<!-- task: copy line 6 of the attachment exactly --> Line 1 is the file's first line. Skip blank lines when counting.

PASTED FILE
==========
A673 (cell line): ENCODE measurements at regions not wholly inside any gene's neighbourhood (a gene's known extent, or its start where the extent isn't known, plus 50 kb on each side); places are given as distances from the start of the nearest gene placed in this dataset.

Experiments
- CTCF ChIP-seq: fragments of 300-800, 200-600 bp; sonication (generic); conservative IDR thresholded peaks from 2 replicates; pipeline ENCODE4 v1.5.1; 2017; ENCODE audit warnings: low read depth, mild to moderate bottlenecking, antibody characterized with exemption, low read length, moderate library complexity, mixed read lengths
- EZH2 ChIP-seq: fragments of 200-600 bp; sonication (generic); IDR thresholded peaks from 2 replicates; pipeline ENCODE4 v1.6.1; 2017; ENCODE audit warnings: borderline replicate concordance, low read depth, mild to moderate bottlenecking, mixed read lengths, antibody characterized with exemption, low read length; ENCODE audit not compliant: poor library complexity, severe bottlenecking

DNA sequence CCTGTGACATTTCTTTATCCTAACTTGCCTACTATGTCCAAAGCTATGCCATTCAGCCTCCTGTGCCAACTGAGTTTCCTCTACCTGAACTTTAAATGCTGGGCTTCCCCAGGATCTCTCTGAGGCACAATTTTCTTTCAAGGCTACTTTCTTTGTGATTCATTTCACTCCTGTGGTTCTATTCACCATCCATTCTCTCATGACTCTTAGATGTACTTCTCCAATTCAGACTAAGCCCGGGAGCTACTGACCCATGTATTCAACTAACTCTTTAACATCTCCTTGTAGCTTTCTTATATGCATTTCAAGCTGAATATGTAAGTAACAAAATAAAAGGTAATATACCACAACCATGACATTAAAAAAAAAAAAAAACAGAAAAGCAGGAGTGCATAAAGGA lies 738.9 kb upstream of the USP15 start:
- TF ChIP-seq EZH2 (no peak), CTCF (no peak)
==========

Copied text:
- TF ChIP-seq EZH2 (no peak), CTCF (no peak)